Blaise Compaore, the president of Burkina Faso, has been forced to leave power after days of protests by tens of thousands of people calling for his ousting.
It appeared that the chief of the country’s armed forces took power after the president’s resignation.
Compaore announced his resignation in a statement on Friday and called for a 90-day transition to “free and transparent” elections in the West African country.
“I declare a vacancy of power with a view to allowing a transition that should finish with free and transparent elections in a maximum period of 90 days,” said the statement, read on local radio and television by presenters.
Crowds danced and cheered in the capital, Ougadougou, blowing on whistles after Compaore’s statement was broadcast. The mood cooled, however, as it became plain that military chief General Honore Traore had taken over the reins of power.
Arsene Evariste Kabore, the former editor-in-chief of RTB Television in Ouagadougou, told Al Jazeera that Compaore had left the capital on Friday, travelling towards the southern town of Po, near the border with Ghana.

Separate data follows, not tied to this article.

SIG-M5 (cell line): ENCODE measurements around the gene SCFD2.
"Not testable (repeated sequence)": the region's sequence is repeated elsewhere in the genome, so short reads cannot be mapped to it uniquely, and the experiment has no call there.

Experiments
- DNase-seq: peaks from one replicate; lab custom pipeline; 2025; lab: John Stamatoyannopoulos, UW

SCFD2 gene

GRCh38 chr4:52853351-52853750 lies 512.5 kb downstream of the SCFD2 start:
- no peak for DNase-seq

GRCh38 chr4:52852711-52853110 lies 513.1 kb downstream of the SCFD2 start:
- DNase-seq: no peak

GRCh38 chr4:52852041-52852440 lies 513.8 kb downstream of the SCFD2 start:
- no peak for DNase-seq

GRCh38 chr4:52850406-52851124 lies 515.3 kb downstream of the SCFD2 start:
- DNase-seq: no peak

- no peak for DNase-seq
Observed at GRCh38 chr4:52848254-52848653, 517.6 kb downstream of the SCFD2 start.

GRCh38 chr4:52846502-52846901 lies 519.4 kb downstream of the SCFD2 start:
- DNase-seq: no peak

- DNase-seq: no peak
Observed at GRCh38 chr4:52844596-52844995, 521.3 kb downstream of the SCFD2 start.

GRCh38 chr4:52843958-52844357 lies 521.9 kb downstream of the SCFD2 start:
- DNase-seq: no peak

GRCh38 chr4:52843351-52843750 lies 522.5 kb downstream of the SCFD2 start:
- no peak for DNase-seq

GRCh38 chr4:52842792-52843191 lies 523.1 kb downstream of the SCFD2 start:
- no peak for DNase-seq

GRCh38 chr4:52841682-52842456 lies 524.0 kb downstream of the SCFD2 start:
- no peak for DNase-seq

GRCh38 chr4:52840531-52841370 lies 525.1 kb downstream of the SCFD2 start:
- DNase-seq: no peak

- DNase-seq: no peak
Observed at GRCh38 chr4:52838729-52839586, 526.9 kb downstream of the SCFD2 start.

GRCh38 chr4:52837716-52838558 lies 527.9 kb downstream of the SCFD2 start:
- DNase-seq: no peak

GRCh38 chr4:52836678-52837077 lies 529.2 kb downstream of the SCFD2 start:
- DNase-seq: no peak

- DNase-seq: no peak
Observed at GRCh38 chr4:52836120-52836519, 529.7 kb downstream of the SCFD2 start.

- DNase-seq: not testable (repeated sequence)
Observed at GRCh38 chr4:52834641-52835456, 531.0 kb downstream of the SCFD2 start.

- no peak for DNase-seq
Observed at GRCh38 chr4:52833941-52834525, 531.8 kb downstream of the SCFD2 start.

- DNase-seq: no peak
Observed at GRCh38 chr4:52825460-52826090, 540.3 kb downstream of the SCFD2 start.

Compaore had been in power since a 1987 coup against then-President Thomas Sankara, Compaore’s longtime friend and political ally, who was shot dead.
Protesters stormed the parliament building in Ougadougou on Thursday and set part of it ablaze in a day of violence around the country aimed at stopping a parliamentary vote that would have allowed the president to seek a fifth term in office.
In a concession to the protesters, the government withdrew the bill from consideration.
But the move did not calm protesters, and General Honore Traore, the army’s joint chief of staff, later announced that the government and parliament had been dissolved and a new, inclusive government would be named.
At least one person was killed and several others wounded during the unrest, authorities said, and a curfew was put in place from 7pm to 6am.
Imad Mesdoua, a political analyst speaking to Al Jazeera from London on Friday, said details about the possible transition of power were scarce.
He said the opposition was demanding civilian rule, but the army was expected to take on a central role in the country’s Mesdoua future.
“There are reports of looting and unrest in other parts of the country, outside of Ouagadougou. The army will continue to play a strong role,” he said.
The EU called on Friday for the people of Burkina Faso to have the final say in who rules their country.
“The European Union believes that it is up to the people of Burkina Faso to decide their own future. Any solution must be the result of a broad consensus and respect the constitution,” a spokesman for the bloc’s diplomatic service said. Al Jazeera
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